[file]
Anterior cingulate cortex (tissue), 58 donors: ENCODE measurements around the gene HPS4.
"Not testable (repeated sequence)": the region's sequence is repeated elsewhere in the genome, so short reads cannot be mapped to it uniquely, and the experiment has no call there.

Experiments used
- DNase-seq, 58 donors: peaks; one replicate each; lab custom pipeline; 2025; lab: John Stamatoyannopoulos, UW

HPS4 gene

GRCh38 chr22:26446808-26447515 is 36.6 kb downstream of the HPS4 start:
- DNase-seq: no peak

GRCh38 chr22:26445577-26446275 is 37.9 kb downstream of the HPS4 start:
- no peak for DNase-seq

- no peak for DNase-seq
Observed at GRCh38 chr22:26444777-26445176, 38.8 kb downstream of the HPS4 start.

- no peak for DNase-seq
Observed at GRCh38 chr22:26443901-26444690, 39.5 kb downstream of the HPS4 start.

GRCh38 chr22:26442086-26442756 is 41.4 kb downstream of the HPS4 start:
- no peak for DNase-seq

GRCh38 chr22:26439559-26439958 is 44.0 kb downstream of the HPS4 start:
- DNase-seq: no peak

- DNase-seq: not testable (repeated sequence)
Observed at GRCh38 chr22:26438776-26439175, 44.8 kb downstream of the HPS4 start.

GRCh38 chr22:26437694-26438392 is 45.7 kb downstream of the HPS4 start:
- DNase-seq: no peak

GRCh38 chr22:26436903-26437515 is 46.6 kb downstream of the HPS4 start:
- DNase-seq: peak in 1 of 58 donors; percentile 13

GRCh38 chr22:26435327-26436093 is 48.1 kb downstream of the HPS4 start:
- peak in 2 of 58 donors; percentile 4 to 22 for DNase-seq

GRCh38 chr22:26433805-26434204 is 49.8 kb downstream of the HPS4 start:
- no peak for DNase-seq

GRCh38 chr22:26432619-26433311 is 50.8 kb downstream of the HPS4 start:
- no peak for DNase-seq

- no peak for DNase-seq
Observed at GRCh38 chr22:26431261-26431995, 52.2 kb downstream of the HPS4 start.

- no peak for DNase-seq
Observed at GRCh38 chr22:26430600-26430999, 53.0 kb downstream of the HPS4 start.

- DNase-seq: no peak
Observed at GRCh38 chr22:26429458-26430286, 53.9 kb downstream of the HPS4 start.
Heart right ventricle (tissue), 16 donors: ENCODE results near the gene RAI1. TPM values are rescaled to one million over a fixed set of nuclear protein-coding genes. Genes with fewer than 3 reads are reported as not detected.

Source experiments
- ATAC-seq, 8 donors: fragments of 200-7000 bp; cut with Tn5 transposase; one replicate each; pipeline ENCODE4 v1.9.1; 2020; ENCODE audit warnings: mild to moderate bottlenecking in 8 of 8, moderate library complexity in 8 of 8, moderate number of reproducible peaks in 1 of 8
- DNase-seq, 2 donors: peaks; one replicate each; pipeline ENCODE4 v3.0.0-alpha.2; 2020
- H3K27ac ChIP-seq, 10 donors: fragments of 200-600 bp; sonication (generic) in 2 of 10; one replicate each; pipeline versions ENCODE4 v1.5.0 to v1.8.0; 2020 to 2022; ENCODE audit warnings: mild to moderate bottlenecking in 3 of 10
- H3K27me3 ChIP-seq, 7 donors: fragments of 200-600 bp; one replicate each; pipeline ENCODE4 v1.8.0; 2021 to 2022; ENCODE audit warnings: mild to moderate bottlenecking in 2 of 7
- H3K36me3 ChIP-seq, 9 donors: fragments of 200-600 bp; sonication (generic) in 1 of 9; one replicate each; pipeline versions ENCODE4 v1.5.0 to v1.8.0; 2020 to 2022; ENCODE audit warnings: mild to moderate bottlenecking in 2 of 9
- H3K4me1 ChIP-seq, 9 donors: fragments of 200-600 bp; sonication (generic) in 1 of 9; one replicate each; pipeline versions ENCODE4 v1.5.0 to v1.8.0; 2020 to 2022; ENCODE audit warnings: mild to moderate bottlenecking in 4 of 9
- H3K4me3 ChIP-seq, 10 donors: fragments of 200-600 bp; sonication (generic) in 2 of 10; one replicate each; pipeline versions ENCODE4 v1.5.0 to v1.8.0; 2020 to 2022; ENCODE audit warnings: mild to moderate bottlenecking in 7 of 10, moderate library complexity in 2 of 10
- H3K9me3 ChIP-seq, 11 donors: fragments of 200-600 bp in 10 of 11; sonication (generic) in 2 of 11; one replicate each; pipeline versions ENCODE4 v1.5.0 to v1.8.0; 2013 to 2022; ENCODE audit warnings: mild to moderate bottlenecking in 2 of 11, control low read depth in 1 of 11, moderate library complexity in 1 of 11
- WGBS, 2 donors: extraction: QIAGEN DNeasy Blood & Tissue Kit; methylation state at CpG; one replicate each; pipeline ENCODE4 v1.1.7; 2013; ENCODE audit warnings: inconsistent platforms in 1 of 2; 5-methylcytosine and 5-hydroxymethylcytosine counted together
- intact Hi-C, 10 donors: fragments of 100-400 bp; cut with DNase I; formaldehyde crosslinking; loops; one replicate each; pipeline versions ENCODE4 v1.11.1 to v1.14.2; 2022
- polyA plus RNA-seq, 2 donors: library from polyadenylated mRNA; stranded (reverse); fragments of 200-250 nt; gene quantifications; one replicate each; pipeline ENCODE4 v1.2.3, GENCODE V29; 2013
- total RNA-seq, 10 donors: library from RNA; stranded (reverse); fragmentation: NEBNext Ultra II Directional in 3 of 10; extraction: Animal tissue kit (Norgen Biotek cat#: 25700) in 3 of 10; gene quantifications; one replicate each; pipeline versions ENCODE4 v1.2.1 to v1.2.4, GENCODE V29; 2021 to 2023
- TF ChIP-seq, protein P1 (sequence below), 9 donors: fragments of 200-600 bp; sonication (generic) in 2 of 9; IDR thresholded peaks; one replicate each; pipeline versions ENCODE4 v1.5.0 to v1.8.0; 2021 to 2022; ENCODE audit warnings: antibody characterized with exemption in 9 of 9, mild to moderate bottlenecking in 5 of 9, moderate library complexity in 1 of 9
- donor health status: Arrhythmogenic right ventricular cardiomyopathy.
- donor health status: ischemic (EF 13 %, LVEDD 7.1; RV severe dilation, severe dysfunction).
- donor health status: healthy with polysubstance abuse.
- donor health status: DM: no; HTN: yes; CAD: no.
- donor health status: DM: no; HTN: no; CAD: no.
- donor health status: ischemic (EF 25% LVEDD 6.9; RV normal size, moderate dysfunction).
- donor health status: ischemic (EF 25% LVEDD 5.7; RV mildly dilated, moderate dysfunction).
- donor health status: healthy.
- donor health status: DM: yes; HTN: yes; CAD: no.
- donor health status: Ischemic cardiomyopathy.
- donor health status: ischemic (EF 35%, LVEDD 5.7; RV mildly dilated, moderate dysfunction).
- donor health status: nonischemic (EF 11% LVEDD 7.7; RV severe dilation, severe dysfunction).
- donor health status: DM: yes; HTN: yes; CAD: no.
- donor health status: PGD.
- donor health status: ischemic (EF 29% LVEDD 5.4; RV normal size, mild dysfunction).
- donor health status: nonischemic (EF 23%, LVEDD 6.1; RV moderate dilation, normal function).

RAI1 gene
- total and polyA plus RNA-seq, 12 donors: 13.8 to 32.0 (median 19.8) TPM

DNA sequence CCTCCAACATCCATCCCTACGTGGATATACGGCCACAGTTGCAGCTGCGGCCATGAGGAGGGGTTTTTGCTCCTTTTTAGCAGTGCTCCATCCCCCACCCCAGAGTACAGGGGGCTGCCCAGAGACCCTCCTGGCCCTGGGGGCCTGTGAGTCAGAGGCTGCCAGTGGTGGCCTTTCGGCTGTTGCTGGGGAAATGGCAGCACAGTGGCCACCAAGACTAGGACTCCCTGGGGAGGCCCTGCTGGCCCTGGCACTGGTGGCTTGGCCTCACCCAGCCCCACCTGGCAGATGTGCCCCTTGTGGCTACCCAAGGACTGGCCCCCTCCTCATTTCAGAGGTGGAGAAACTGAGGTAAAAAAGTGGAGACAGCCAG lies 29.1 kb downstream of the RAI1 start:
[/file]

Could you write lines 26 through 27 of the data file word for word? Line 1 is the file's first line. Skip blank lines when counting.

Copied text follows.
GRCh38 chr22:26433805-26434204 is 49.8 kb downstream of the HPS4 start:
- no peak for DNase-seq